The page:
Here’s All You Need to Know About the Working Hours in Japan

Japanese folks are known for being hardworking.

Photo Pixabay

Japanese people are known to be incredibly hardworking to the point that the concept of overtime is not alien to them. But when you are working in Japan, it is still best to know the legal limits. How many hours is considered typical working hours? What is considered overtime? In this article, we try to explain the general labor hour standards in Japan.

The first thing you should know is that the maximum working hours are stipulated by law. The maximum legal working hours should be eight hours a day, and 40 hours a week. Also, did you know that the regular rest period is at least 45 minutes? That is only applicable if the working hours per day exceed six hours. However, if the working hours exceed eight hours, then they can spend their rest period for at least 60 minutes. Take note that some companies include a mandatory rest period within the eight hours while some do not. For example, some companies indicate in the contract that the working hours is nine hours, but since this includes the rest period of an hour, the working hours are technically considered eight. Some companies, however, indicate seven in the contract, but that does not include the rest period. Make sure to read your contract carefully to know what to expect regarding your working hours.

What about days off? Isn’t it normal to have weekends off? In most offices in Japan, Saturdays and Sundays are usually the off days. But the legal minimum is at least one rest day (also called
kyuujitsu or legal holiday) per week, or at least four days over the course of four weeks. This is also a mandatory stipulation in the work contract that you should take note of. Depending on the company, some companies get rotating shifts—meaning they might get Tuesdays and Saturdays off for this week, but on the following week, they will have Wednesdays and Fridays off.

If you fall under a dispatching agency, remember that the agency has the responsibility for making decisions regarding the working conditions (hours, holidays, etc.). But the company that receives the agency’s service (people) would be the ones responsible for following guidelines and rules that are implemented beforehand.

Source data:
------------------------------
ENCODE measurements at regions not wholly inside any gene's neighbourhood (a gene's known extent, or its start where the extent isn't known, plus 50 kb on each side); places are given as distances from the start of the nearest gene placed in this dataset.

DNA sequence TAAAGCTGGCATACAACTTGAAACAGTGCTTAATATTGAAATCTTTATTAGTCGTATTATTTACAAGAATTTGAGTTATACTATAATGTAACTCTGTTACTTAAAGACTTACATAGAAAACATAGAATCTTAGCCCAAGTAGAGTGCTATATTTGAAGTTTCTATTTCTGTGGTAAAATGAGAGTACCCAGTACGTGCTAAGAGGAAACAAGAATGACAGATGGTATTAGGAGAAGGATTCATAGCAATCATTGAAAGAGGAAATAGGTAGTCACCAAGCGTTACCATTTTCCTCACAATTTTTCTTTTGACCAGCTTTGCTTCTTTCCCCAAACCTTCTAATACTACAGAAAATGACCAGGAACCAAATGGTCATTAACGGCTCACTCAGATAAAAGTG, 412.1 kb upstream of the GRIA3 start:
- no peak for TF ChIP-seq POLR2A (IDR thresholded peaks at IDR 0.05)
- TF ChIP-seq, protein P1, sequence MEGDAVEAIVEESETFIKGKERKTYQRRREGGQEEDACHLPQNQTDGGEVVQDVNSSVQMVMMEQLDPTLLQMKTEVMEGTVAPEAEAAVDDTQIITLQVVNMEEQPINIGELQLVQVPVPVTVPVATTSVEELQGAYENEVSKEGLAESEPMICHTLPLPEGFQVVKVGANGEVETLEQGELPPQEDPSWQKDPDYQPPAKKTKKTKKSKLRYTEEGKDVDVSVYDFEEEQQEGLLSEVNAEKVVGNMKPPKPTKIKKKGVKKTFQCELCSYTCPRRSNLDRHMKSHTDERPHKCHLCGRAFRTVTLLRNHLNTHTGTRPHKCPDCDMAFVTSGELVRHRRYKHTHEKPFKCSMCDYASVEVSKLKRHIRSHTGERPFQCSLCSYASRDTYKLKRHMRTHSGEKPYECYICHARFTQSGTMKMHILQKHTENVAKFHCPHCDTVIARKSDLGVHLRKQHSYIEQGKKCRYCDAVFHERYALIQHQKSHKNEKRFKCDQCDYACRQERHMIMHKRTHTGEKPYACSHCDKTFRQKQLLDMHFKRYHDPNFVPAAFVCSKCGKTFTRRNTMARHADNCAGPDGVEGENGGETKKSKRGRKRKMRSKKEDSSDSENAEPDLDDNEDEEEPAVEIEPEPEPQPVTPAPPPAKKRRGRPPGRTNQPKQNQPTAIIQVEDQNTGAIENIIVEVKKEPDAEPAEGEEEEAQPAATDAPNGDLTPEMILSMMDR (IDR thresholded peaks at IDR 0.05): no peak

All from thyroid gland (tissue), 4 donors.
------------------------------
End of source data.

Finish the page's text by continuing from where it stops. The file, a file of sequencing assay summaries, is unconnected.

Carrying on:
Finally, the famous overtime work in Japan can be broken down as follows:

Pay Increase for Overtime Work
= 25% (in addition to the basic hourly wage) 
Pay Increase for Working on Legal Holidays = 35% (in addition to the basic hourly wage) 
Pay Increase for Working on Late Nights (Night differential is from 10 p.m. to 5 a.m. the next day) = 25% (in addition to the basic hourly wage) In the case that you are working overtime plus during the indicated night differential, you simply add both rates of 25% + 25%, making the increase 50% in addition to the basic hourly wage. 


PRO-TIP: If you are paid monthly, here is how you calculate your hourly wage.

While the calculation of working hours largely depends on the company, the basic rules of overtime apply to all employees regardless of the type of employment. The company will also put the overtime and salary breakdown on your monthly payslip.

Take note that this is simply the legal minimum. Different companies offer different kinds of incentives and benefits in addition to salary (drinking parties, anyone?). Nevertheless, it is always better to be prepared and know these basic knowledge when starting a new job, especially in a foreign country.

 (8 July 2019)

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